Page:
A proposal for the EU's first-ever directive harmonising criminal law in all member states has been backed by MEPs as they voted for a draft report on criminal penalties - including imprisonment - for crimes breaching intellectual property rights.
Members of the European Parliament's legal affairs committee on Tuesday (20 March) adopted Italian socialist MEP Nicola Zingaretti's draft report on "criminal measures aimed at ensuring the enforcement of intellectual property rights."
The report comes after the European Commission in April 2006 put forward a proposal for an EU-wide law in the area.
According to the commission, the range and value of pirated goods - from fashion bags to sports cars and from music files to fake medicine - is on the rise in the EU and increasingly linked to organised crime.
"We are opening a new chapter of our activities. This is the first directive we are voting on where we are having a directive with a penal code," said Mr Zingaretti immediately after the vote.
"At the moment the EU wants to issue a positive text, which introduces an important novelty of harmonisation of the penal code," he added.
If the report goes through both the entire parliament and the member states, the proposed law would oblige the 27 EU capitals to make all intentional violations of intellectual property rights carried out on a commercial scale a criminal offence.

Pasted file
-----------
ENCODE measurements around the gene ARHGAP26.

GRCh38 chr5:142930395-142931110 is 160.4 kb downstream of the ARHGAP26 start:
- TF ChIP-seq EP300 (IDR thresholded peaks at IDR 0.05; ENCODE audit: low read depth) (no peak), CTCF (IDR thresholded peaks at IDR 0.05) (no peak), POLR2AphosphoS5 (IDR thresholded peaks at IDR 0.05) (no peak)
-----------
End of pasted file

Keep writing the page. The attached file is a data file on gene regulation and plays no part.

As a deterrent, the text proposes measures ranging from fines to imprisonment, according to the gravity of the crime.
Mr Zingaretti's report backed the overall aim of the commission proposal, but excluded patent rights from the scope of the directive, and decided that criminal sanctions should only apply to those infringements deliberately carried out to obtain a commercial advantage.
Piracy committed by private users for personal, non-profit purposes are therefore also excluded.
Under the law, the maximum penalty must be at least €300 000 and/or four years' imprisonment and, in some cases, remedies can include the seizure and destruction of counterfeited goods.
This first move by Brussels into criminal matters was made possible by a landmark ruling on environmental crimes by the European Court of Justice in September 2005, which gave Brussels the power to introduce harmonized criminal laws across the EU.
The court stated that the commission is allowed to propose penal measures in order to make community legislation effective.
However, far from all agree that criminal law should be a competence of the EU. Austrian green MEP Eva Lichtenberger who voted against the draft report said the result was "rather unfortunate."
"It impinges on an area of criminal law where I feel it is not a good idea for us to meddle," she said about the proposed directive.